The EU Conflict Minerals Regulation has been widely informed and influenced by Dodd-Frank. Both are covering 3TGs and seek to curb the financing of conflict through mining. Both impose due diligence obligations on importers of raw materials and endorse the OECD Guidelines as the appropriate approach to conduct it.
The first big difference is how they define a CAHRA. For Dodd-Frank, a CAHRA had a clear geographic scope: the DRC and its nine neighboring countries. The EU Regulation in Article 2 defines CAHRAs as “areas in a state of armed conflict or fragile post-conflict as well as areas witnessing weak or non-existent governance and security, such as failed states, and widespread and systematic violations of international law, including human rights abuses”.
This takes away the focus on geography and delegates the decision about whether or not a region is a CAHRA to the importing companies, thereby compelling every importer to perform due diligence, regardless of the area they are sourcing from.
The EU commissioned RAND Europe to publish an indicative, non-exhaustive list of CAHRAs. The recently-published list includes 27 countries or their respective subnational administrative entities. It will be regularly updated and serves merely as an orientation, rather than a conclusive mandate, for due diligence. Another resource will be the so-called White List of global smelters and refiners who are sourcing responsibly. Such a list, published by the Responsible Minerals Initiative, already exists. However, when endorsed by an executive body such as the EU Commission, it will undoubtedly have an even greater impact in boosting those smelters that source responsible, and motivate others to follow suit.
Another addition to the legislation is the European Partnership for Responsible Raw Materials (EPRM). As a multi-stakeholder initiative, the partnership has the purpose of improving responsible sourcing from CAHRAs, while supporting socially responsible sourcing that fosters local development.
As such, it also serves to further an enhanced understanding of due diligence, both for upstream and downstream companies. More broadly, the EPRM also sets out to connect supply chain actors in fostering the inclusion of Artisanal and Small-scale Mining in the market. Its website offers a due diligence check, part of a wider due diligence hub, that offers resources to companies across the entire value chain.
It also includes calls for proposals and financing of projects, supporting producers directly on the ground. Currently, the EPRM is implementing projects across the globe, including in Bolivia, Burkina Faso, Kenya, and Indonesia. Moving forward, this will ensure a broad range of global experience, no matter how countries are categorized in the CAHRA list, and will improve upon general compliance and best practices.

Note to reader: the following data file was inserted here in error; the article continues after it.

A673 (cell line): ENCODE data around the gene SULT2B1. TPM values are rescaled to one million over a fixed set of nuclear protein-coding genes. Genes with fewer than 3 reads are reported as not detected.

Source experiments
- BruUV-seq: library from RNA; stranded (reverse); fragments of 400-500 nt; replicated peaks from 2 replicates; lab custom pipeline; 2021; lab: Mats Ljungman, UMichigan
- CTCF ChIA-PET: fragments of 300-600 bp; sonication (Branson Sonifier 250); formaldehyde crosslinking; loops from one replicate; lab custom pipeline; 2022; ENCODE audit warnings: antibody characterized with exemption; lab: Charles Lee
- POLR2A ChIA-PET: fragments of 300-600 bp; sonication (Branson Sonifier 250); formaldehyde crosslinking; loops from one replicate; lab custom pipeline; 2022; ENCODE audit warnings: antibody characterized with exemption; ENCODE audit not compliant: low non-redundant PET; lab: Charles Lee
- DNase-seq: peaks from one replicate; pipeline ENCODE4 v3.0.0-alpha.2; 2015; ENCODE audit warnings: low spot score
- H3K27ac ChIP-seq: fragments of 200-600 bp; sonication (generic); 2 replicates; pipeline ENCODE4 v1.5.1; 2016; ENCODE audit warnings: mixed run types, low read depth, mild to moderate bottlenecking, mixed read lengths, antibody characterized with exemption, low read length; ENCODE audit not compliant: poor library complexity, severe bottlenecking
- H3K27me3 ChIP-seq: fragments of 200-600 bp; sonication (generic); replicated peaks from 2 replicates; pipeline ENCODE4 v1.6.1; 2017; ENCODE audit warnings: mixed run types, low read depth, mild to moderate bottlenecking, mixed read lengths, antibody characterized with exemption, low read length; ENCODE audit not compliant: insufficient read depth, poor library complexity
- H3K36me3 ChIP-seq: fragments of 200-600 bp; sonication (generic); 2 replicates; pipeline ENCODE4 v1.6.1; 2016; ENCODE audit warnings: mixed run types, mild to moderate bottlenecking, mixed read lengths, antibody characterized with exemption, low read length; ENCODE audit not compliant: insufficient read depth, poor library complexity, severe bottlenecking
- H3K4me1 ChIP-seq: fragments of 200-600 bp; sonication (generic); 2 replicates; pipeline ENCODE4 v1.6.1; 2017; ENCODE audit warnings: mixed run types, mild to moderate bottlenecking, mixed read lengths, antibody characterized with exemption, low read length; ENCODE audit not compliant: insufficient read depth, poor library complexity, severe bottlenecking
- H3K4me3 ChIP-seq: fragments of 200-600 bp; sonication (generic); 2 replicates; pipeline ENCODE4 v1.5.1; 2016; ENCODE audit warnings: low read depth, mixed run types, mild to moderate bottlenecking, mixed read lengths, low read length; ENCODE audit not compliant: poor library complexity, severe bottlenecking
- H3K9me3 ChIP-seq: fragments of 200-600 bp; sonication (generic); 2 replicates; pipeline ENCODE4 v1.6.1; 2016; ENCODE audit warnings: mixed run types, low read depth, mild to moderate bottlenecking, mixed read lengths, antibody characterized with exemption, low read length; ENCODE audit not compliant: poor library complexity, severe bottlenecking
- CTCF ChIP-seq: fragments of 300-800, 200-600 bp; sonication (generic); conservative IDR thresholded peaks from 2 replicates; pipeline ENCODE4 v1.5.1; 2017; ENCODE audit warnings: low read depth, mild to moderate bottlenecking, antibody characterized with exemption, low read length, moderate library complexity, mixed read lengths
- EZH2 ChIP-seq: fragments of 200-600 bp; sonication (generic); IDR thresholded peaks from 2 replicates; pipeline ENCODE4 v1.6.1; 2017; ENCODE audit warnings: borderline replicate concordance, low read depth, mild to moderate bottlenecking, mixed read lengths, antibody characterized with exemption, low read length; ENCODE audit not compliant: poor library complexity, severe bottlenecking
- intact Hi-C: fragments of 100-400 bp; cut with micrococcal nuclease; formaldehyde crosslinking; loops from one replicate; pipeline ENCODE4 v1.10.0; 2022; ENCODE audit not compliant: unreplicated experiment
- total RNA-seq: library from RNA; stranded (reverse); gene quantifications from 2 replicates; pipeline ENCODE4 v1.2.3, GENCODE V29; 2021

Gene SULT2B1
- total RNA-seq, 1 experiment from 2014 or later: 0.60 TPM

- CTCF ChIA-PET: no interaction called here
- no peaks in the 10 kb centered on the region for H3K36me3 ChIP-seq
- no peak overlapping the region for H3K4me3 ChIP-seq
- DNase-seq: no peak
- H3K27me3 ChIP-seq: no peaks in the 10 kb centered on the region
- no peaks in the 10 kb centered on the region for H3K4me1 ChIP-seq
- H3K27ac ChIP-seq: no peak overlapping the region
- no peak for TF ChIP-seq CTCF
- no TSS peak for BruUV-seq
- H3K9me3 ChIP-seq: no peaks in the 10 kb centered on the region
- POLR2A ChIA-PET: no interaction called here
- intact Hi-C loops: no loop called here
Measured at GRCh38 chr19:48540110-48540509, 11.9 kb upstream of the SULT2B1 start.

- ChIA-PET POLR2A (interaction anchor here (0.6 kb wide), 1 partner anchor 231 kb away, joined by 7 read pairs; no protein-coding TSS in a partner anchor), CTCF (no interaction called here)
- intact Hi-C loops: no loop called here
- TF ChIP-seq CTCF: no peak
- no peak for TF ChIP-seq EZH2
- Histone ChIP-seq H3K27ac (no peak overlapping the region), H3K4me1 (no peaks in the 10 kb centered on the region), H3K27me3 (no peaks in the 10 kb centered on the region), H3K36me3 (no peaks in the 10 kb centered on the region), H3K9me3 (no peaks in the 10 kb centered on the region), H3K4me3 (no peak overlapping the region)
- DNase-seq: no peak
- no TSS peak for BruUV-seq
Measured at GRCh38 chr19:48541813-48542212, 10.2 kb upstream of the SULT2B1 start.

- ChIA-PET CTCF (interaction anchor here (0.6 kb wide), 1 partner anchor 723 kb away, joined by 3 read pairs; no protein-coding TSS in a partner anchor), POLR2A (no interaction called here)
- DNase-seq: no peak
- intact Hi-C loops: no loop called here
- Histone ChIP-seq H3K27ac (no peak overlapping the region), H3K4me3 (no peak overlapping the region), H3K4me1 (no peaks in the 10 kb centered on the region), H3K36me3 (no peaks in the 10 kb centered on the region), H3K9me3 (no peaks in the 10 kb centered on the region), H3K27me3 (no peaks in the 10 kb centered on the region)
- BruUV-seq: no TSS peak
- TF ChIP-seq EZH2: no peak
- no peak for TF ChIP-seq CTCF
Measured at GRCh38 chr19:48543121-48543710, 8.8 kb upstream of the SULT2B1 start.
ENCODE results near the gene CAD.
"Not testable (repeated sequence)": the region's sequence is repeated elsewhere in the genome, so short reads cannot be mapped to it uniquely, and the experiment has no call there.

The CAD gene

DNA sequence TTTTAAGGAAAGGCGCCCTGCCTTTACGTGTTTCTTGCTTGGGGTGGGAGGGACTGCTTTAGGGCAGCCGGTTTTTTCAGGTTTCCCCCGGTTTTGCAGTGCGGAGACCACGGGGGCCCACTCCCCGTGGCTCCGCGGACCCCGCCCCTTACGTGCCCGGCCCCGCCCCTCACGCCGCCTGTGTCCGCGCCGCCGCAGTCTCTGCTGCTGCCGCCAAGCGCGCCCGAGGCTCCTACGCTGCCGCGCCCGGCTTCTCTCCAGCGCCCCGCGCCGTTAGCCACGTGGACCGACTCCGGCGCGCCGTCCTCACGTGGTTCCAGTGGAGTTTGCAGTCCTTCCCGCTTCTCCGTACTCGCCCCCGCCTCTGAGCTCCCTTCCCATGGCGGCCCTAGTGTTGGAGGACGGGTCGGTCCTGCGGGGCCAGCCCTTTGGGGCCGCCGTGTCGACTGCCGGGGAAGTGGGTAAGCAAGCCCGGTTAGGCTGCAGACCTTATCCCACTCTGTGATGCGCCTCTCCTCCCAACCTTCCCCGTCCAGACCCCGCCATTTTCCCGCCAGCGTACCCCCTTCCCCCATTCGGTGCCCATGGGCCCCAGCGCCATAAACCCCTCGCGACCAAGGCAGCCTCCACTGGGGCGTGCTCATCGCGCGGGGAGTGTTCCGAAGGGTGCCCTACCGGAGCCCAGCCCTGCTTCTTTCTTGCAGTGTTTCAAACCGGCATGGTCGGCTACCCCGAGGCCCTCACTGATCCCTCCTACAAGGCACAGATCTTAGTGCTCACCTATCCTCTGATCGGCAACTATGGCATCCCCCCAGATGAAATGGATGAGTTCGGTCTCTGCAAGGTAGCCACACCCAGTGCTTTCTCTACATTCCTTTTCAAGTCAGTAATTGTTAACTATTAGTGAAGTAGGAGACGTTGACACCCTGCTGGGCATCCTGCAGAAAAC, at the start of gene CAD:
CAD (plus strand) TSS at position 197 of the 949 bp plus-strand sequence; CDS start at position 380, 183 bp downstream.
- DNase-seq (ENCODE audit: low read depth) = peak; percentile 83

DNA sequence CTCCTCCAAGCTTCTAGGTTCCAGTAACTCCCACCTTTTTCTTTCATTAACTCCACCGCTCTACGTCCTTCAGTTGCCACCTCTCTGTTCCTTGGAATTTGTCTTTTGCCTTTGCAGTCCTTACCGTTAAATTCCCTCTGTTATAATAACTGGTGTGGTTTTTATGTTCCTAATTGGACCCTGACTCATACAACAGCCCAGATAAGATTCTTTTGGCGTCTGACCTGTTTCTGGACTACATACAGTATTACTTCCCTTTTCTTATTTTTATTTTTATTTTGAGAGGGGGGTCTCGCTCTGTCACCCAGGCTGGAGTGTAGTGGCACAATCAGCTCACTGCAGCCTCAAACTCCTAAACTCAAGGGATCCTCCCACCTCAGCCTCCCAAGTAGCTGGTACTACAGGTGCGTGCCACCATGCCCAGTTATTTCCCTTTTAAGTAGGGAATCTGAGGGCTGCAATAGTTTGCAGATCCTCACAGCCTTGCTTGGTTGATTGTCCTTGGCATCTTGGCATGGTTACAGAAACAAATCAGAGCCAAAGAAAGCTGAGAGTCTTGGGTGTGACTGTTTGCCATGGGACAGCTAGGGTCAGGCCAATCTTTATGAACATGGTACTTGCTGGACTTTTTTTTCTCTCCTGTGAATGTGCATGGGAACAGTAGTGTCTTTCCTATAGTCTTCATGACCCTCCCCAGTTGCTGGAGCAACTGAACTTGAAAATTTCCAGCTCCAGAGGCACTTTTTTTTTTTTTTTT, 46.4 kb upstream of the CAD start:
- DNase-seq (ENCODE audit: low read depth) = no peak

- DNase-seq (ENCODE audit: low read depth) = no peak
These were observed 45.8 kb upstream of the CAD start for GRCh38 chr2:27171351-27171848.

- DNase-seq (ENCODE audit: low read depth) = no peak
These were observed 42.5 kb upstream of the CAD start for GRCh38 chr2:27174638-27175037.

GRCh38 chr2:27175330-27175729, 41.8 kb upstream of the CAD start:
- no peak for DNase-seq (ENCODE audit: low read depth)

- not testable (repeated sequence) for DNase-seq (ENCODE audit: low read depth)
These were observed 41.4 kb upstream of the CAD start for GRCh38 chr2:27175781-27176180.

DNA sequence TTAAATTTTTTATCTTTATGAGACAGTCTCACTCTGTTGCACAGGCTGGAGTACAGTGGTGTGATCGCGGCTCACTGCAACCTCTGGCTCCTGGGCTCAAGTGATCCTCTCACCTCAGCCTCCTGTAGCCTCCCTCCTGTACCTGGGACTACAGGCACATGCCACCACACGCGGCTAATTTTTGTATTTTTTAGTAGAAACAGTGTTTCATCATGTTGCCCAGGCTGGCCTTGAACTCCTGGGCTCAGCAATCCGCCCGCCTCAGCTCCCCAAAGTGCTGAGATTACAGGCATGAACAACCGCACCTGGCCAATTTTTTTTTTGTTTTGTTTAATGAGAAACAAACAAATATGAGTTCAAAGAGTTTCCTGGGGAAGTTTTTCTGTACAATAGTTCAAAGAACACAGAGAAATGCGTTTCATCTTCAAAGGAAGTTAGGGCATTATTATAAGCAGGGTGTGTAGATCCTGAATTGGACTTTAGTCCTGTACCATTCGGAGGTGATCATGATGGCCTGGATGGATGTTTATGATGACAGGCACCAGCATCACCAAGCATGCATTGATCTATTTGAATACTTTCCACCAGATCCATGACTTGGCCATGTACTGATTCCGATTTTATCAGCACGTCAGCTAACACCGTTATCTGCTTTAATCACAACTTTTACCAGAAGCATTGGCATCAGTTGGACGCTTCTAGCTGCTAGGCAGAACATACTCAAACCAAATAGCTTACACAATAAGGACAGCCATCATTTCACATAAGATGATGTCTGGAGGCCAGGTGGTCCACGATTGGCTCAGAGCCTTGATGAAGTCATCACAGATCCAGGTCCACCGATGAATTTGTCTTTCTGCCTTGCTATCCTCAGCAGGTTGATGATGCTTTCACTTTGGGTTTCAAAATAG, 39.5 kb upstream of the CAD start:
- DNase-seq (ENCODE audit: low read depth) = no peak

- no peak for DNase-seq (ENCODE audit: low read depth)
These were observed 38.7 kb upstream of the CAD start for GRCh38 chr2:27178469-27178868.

The bigger picture.
Taking a step back, it is evident that the EU’s framework endeavours to take a holistic approach which includes: 1) obligations to conduct due diligence; 2) guidance and recommendations on how to do it — without defining boundaries; 3) initial steps to include upstream actors in the conversation.
All these points give the EU regulation a much broader scope than the design of Dodd-Frank. In addition, it also allows conflict mineral customers to more accurately determine risk.
Let’s return to the question of geographic delineation, by way of example: of the DRC’s nine adjoining countries, only three (the Central African Republic, South Sudan, and Burundi) are included in the EU’s indicative, non-exhaustive CAHRA list — the DRC of course being classified as such as well. The other six neighbors (the Republic of the Congo, Uganda, Rwanda, Tanzania, Zambia, and Angola) do not reach the benchmark of a CAHRA as defined by the European Regulation.
Now, this does not relieve producers in those areas from demonstrating responsible sourcing. Nor is it a free pass for companies who buy minerals from the region not to scrutinize the documentation anymore. But it does lift the onerous burden of a “conflict” label. Countries like Rwanda have argued for a long time, and rightly so, that there is no conflict within their borders, and thus the designation as an area of conflict is unwarranted.
Now the “conflict” label has been lifted, but the due diligence requirements remain in place.
The Way Forward.
We have looked at both legislations and found similarities and differences. The EU’s legislative text builds largely on fundamentals established by Dodd-Frank, namely, the selection of the minerals in question, the use of the OECD guidelines as a tool for due diligence, and the inherent goal of curbing conflict financing through mining.
The differences stem mostly from the additions to the European legislation, namely the list of CAHRAs, the White List of smelters and refiners, and the EPRM. These additional instruments have the potential to pull more actors, both upstream and downstream, towards more responsible sourcing practices, regardless where on the globe or in the supply chain they are. It has yet to be seen how these instruments will play out when they are actually used, but nonetheless, this more holistic approach seems set to yield better results in actually improving the situation on the ground, fostering the work of responsible actors, and enabling more companies to adopt responsible practices and document them accordingly.